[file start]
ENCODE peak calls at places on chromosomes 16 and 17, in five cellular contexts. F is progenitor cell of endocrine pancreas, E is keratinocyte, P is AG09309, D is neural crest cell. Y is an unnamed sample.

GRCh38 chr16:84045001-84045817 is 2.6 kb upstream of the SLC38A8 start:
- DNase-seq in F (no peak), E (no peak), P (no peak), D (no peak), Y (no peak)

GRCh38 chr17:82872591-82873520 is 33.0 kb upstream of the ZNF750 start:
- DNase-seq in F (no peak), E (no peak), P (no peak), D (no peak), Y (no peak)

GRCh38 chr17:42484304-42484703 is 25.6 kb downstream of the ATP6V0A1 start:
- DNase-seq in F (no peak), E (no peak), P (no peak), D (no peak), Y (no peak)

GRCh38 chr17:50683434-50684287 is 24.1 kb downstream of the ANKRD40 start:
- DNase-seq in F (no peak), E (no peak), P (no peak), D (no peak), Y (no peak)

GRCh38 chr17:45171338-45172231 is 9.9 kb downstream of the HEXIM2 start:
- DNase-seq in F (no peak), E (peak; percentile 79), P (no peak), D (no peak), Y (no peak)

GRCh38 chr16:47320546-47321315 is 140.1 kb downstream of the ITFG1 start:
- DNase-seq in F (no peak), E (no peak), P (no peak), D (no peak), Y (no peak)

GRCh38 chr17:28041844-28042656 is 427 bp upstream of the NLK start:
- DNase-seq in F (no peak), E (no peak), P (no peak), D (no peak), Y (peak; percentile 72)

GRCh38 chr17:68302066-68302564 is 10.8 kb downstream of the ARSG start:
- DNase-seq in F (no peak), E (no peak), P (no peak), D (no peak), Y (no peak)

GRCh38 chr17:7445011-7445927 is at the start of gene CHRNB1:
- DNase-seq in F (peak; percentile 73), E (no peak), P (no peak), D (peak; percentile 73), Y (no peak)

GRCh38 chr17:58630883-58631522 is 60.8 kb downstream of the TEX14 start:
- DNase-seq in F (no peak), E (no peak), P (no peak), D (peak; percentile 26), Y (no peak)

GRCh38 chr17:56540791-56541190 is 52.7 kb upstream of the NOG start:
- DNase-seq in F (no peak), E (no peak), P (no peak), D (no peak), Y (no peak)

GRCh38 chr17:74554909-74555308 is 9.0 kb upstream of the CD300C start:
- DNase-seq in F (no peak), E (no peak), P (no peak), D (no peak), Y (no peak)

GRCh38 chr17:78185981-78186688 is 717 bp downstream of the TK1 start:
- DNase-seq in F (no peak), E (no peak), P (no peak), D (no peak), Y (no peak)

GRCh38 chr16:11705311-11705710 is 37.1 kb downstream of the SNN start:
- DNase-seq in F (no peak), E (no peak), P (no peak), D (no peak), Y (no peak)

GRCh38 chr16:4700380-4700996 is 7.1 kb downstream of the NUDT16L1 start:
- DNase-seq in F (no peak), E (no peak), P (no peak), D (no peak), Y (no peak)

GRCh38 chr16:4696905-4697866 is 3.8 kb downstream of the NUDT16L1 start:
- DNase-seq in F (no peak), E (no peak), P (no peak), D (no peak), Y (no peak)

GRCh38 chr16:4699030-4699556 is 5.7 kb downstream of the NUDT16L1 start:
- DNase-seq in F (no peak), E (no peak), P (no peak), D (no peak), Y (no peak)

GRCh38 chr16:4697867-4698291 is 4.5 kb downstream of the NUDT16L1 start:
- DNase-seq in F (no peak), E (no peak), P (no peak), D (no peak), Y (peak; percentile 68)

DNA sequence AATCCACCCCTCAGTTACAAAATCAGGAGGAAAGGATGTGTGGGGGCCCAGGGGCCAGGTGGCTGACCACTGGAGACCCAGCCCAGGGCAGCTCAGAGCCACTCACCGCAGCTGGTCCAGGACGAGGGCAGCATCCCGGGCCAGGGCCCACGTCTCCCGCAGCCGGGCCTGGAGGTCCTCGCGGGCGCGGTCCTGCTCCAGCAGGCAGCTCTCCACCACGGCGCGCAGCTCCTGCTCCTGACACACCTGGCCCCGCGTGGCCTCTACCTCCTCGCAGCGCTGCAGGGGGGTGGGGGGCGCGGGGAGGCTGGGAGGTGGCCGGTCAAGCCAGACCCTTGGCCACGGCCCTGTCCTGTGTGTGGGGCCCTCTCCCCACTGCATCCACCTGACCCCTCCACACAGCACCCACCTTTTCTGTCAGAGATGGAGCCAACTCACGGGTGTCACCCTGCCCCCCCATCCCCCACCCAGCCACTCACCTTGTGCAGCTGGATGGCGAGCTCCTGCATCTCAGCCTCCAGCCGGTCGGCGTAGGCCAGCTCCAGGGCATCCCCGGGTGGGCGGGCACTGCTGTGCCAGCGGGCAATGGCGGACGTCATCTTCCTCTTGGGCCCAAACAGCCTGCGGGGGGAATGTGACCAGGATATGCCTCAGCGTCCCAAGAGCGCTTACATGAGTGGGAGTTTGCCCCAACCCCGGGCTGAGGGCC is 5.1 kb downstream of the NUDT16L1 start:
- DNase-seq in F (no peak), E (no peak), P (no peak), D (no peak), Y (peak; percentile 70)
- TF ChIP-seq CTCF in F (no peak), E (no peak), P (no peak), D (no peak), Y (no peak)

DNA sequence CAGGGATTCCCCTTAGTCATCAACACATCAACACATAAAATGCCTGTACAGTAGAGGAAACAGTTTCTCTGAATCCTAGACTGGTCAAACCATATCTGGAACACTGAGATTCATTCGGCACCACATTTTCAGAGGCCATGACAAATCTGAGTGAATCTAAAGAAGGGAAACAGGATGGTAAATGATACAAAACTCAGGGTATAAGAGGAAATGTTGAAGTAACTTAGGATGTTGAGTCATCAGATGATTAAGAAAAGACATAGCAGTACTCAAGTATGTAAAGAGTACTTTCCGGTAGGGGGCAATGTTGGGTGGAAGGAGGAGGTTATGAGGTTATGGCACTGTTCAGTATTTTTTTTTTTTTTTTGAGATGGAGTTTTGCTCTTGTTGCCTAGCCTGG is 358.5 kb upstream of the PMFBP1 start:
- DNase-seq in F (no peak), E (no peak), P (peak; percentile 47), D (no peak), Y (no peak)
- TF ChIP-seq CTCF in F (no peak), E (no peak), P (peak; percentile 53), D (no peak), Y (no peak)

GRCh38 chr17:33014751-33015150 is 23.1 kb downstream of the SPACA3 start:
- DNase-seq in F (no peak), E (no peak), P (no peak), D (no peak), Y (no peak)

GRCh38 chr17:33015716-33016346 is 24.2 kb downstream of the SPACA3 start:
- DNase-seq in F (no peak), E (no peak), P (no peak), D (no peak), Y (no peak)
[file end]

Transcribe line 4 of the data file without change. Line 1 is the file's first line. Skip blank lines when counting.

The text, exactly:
GRCh38 chr17:82872591-82873520 is 33.0 kb upstream of the ZNF750 start: